The avian flu virus that is killing millions of animals worldwide has been found to spread ‘efficiently’ among ferrets in a laboratory, raising concerns about whether the virus could pass to humans.
In a new preprint, scientists in Canada have shown that H5N1 samples taken from a red-tailed hawk spread efficiently among ferrets, the main ‘animal model’ used by scientists in experiments to analyze how respiratory viruses can an impact on people.
It is the first study to clearly confirm that the virus can spread from mammal to mammal, although recent deaths of many animals, including sea lions, have previously suggested this. Analysis of an outbreak in a mink farm in Spain and in seals in New England also indicated mammalian spread.
But the findings from Canada suggest that some H5N1 strains with “some adaptations that allow for a higher degree of replication, pathogenicity and transmission” could be spreading.
Over the past 18 months, bird flu has devastated wild and farmed bird populations around the world. But there has also been growing alarm over cases in mammals including foxes, sea lions, dolphins and even domestic cats.
This has created unprecedented opportunities for the virus to move and reassort, a process where different strains of the same pathogen combine into something new.
“The risk [for humans] it’s increasing, meaning there’s a lot of virus in poultry and wild birds,” Professor Munir Iqbal, a member of the UK government’s modeling group for avian flu, recently told the Telegraph.
“The virus can change at any moment, and therefore the risk is greater when there is more of it in the environment. This does not mean [a human epidemic] it’s imminent… but no one is in control of the virus,” he said.
‘We have to be alert’
So far, cases in people have been sporadic and health agencies have kept the threat low.
But the latest study points to the “potential for this virus to infect and transmit among mammals, including humans,” according to researchers from organizations including the Public Health Agency of Canada.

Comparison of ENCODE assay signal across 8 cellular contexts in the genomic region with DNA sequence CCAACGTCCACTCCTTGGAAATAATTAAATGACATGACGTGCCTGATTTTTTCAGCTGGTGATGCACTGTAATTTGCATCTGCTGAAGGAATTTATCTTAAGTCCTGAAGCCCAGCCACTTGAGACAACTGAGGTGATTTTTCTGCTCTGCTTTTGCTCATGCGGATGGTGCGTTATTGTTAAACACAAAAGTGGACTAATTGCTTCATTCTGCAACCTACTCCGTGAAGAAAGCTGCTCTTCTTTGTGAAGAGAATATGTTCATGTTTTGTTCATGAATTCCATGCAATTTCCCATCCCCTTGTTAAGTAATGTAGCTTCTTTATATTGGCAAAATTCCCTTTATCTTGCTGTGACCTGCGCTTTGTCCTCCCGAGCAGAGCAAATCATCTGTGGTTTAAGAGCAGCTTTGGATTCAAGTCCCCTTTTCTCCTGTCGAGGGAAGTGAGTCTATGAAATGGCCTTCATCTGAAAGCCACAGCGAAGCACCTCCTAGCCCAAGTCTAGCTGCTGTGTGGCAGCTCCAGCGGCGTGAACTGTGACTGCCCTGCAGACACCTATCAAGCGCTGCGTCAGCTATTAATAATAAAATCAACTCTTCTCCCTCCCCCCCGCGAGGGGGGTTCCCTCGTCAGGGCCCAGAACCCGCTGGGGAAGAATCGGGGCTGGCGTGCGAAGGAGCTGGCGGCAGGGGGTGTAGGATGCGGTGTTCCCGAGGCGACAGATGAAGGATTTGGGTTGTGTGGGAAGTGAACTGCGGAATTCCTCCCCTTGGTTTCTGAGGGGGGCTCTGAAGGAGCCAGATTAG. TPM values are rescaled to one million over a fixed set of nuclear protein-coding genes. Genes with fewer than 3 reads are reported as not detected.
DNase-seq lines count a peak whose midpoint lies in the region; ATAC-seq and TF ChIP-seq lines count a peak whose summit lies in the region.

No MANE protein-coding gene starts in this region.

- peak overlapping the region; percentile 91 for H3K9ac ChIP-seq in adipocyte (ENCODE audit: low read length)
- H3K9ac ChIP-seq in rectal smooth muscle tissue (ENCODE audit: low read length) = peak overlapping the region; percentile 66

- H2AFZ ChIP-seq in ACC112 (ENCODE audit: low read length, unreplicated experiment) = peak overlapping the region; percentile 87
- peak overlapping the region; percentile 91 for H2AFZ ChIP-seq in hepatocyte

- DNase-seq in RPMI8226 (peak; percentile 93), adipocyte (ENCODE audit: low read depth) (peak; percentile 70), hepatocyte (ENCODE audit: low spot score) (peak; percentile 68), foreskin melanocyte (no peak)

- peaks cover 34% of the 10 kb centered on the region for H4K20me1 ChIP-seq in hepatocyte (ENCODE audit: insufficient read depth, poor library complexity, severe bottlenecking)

Professor Marion Koopmans, a Dutch virologist who was not involved in the research, said the preprint, which has yet to be peer-reviewed, was a reminder of the threat posed when combining slightly different H5N1 strains.
“[The] The more important message here is: Let’s not assume we know “the” properties of the viruses that are spreading so widely,” he told the Telegraph on Monday.
“With widespread spread among wild birds, we see mixtures of viruses arising, where some of the internal genes are derived from other avian influenza viruses. This can happen if you see co-infections of cells in one individual (bird) with two viruses.
He added: “We have also seen this happen in Asia and Europe. What the study adds is that this evolution can lead to strains with very different traits. In this case, it’s about gravity and transmission capacity in an animal model. There’s no airborne evidence that would raise a large flag, but it’s not very comforting either.
“To me it says: We really need to stay alert and improve our surveillance, even in mammals like mink and pigs.”
The Chilean case shows adaptation
The latest preprint comes after a sample taken from a Chilean man who contracted H5N1 last month had two genetic mutations that indicate mammalian adaptation, according to the US Centers for Disease Control and Prevention.
The gene, called PB2, has previously been shown to help the virus replicate within – and thus spread between – mammals.
Yet the scientists pointed out that previous studies, including in ferrets, have concluded that H5N1 needs to undergo more changes to effectively spread to humans on a large scale.
“There are three main categories of changes that we think H5 needs to go through to go from being an avian virus to being a human virus,” Richard J. Webby, a bird flu expert at St. Jude’s, told the New York Times. Children’s Research Hospital. .
“The sequences of the person in Chile have one of those classes of changes. But we also know that of these three sets of changes, this is the easiest for the virus to make.”
If such changes occur, the results could be harmful, which is why experts including Sir Jeremy Farrar, the World Health Organization’s principal scientist, have urged governments to urgently step up efforts to develop human flu vaccines flu.
“Because there is little or no H5-specific immunity at the population level, if an H5N1 isolate capable of sustained transmission were to cause a species jump in humans, this would likely represent a destructive infection in the immunologically naïve population,” Canadian scientists warned.
Professor Ian Brown, director of scientific services at the UK’s Animal and Plant Health Agency, who was not involved in the study, added the findings were ‘important but not entirely unexpected’.
“The study did not unequivocally demonstrate airborne transmission which could be important in a mammalian context if sustained population-level transmission were to occur,” he said. “The work highlights the importance of sharing global intelligence to track and monitor these viruses as they spread more widely and potentially across species.”
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